Coca-Cola Zero has been announced as the headline sponsor for Belfast Bike Hire, due to begin operation this April. Other cities have debated the merits of letting major public health interventions be sponsored by fizzy drinks, but there is a bigger picture for Belfast – sustaining the rise of cycling as an everyday activity. With bicycles now powering 4% of all commuting journeys in Belfast and radical strategies being developed on the back of broad political will, we appear to have the right ingredients for Transport Minister Danny Kennedy’s Cycling Revolution™. But are we going to get the real thing or a sugar-free imitation?
Bike Hire – Like many cities around the world (Dublin, London and New York being the better-known examples) city residents and visitors will soon be able to register and hire a public bicycle to travel around Belfast. It’s going to be high-profile; work has started on 30 hire stations at key nodes, with Belfast City Hall the natural centre point.
— NI Greenways (@nigreenways) February 9, 2015
The pricing structure – £5 for a three-day casual pass or £20 for an annual subscription, with the first 30 minutes of any journey free – should encourage many people to give cycling a try, especially for short trips about the city centre. Even everyday “private cyclists” are getting ready to sign up and use the scheme at those prices. Coca-Cola’s £300k sponsorship over 3 years is a handy subsidy to user costs. The Department for Regional Development (DRD) ploughed in £1.1 million and Belfast City Council has committed to fund the scheme until at least 2020.
The initial footprint doesn’t extend much beyond the ‘inner ring’ of the city, missing big trip generators like Queen’s University, the Royal Victoria Hospital, and the ‘retail village’ suburbs. Adding commuting to the equation would provide sustained usage and start to replace private car journeys, in turn reducing congestion. With the slightest early success councillors will push for expansion, but the whole scheme is built on a massive gamble that people will choose to do something most actively avoid now – riding a bicycle in space shared with general traffic.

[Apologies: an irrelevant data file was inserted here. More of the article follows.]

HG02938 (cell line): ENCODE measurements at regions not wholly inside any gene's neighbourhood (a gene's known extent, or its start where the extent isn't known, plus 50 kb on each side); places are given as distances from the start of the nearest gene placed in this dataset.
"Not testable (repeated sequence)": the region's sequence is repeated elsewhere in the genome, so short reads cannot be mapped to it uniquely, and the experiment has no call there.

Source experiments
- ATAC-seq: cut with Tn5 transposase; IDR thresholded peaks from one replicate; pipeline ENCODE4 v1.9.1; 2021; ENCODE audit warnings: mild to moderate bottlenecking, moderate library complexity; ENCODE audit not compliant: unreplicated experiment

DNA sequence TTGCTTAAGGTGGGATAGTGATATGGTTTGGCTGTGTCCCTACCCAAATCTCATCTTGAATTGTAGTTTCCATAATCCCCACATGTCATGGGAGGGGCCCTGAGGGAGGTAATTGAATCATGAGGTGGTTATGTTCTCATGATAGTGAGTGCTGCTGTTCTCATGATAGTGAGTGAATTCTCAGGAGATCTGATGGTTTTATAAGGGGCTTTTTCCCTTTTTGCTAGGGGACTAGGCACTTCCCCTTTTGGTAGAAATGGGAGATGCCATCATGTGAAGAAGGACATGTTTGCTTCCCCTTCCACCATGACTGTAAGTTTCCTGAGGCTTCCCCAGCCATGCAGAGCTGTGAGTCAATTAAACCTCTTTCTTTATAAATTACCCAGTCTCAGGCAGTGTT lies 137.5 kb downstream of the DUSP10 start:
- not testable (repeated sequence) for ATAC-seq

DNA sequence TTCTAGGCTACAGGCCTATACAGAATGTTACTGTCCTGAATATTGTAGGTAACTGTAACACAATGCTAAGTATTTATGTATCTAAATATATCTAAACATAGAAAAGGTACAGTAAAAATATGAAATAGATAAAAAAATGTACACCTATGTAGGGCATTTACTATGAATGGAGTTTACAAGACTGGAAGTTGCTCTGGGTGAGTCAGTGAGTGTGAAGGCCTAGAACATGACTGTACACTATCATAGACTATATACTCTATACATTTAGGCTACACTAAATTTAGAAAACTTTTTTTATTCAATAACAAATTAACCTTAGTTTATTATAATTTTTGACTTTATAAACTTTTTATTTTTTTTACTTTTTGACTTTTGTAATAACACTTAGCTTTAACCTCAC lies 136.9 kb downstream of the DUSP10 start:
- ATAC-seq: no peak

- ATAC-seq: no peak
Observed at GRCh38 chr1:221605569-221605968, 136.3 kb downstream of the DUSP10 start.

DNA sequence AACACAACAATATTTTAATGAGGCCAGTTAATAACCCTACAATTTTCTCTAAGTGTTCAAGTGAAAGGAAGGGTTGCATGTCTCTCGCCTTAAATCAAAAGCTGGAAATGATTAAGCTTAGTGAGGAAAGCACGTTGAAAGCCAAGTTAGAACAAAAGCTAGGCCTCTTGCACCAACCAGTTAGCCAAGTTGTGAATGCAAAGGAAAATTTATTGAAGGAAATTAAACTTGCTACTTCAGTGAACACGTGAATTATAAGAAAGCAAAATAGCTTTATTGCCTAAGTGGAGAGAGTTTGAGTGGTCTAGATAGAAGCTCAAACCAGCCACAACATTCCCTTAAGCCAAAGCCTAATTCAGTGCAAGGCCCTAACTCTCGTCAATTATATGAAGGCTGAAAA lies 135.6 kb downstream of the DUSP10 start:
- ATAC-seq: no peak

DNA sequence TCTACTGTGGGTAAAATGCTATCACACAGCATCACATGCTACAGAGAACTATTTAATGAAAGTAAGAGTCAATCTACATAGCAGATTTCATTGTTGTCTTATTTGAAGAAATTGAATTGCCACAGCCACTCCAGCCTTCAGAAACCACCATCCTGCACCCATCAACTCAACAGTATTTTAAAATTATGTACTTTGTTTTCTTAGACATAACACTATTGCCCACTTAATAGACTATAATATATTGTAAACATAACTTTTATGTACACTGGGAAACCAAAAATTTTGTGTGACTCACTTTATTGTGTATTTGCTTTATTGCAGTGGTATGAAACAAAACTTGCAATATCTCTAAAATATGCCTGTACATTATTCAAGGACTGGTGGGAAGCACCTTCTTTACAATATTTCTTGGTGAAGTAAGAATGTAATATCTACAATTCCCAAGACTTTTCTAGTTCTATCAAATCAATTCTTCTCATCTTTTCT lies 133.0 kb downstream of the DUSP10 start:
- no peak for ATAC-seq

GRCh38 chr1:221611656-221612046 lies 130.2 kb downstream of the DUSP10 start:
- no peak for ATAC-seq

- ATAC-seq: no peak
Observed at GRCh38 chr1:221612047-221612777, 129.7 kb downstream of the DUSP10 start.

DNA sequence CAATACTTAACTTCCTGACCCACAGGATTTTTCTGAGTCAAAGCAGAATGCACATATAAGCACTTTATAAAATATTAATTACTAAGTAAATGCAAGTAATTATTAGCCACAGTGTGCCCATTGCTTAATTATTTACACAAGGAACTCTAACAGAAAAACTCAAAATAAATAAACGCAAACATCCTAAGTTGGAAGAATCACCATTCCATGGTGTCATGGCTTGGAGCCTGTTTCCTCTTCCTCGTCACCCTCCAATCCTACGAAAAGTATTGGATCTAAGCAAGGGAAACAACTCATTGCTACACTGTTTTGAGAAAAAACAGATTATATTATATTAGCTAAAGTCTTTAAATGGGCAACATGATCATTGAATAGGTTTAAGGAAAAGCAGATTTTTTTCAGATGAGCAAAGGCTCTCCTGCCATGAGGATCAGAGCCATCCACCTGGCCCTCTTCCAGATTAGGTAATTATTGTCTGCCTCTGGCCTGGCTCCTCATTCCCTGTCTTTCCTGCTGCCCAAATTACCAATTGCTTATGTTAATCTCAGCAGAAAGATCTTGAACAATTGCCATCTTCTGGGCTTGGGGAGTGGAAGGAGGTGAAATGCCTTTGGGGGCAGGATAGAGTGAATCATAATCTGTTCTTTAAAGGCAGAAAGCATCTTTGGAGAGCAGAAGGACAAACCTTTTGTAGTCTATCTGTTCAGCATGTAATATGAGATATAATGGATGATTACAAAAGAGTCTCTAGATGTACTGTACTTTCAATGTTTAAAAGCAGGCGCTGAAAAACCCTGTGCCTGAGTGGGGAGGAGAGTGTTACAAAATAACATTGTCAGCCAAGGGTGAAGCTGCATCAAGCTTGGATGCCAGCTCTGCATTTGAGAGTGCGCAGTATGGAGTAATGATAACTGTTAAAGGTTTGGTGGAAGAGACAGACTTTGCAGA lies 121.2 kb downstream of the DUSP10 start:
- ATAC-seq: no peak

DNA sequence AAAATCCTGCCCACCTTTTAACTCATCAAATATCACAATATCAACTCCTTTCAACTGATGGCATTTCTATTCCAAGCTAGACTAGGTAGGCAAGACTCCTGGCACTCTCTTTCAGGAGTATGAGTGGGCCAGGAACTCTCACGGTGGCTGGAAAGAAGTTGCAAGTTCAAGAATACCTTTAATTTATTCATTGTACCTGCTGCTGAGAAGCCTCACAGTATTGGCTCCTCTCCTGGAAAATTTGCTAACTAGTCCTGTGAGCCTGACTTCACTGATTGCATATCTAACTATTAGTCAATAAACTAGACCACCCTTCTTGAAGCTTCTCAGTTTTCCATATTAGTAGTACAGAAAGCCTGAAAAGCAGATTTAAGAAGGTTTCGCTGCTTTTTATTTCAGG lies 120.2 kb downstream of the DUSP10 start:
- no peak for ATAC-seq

Fear – Seven people were killed while cycling in the last two years in Northern Ireland. We all want to “Share the Road to Zero” fatalities and given just 1% of journeys in Northern Ireland are made by bicycle you’d imagine it’s an achievable goal for cycling. Yet a shocking 8% of people killed or seriously injured on our roads in 2014 were pedal cyclists.
Fear actively puts people off travelling by bicycle. A QUB study for the Connswater Greenway showed that 60% of people in Belfast felt the roads were too dangerous to cycle. The statistical risk is tiny, but that statement is as likely to encourage someone to cycle on road against their instincts as it is to convince a fearful flyer to jet off on holiday. Sustrans’ free cycle training for anyone interested in Belfast Bike Hire is great, but we remain rooted in a system where cyclist and bicycle are legally classed as a driver and a vehicle.
Will first-time Bike Hire users really be happy to cycle on Belfast’s busy city centre streets, mixing with Metro buses and impatient traffic? The worry is that (mostly illegal) pavement cycling will escalate as Bike Hirers discover what campaigners already know – and our road planners stubbornly ignore – cycling is a transport mode completely distinct from walking and driving which requires its own space to truly thrive.
Space – Belfast’s road network boasts a remarkable 80km of cycle lanes, yet just 2.5km of that is dedicated 24/7 for cycling. The rest is of zero practical use – blocked by parked cars or shared with even more vulnerable pedestrians. Cycling levels thrive in the south of the city around the traffic-free spine of the Lagan cycleway, but the cyclist is a rare species elsewhere. The lack of a dedicated east-west cycle route across the City Hall axis will become painfully obvious and frustrating to Bike Hire users.
A new Cycling Unit was formed in DRD a year ago, since delivering a draft Bicycle Strategy and an international cycling conference hosted in Belfast. The key-note speaker Klaus Bondam, CEO of the Danish Cyclists’ Federation, stopped short of saying Belfast was putting the cart before the horse with Bike Hire, but pointed to a desperate need for safe cycle infrastructure.
Don't undersell significance of Minister Kennedy's pledge; aiming to make Belfast the cycling capital of UK & Ireland pic.twitter.com/EkGhx3EevR
— NI Greenways (@nigreenways) October 16, 2014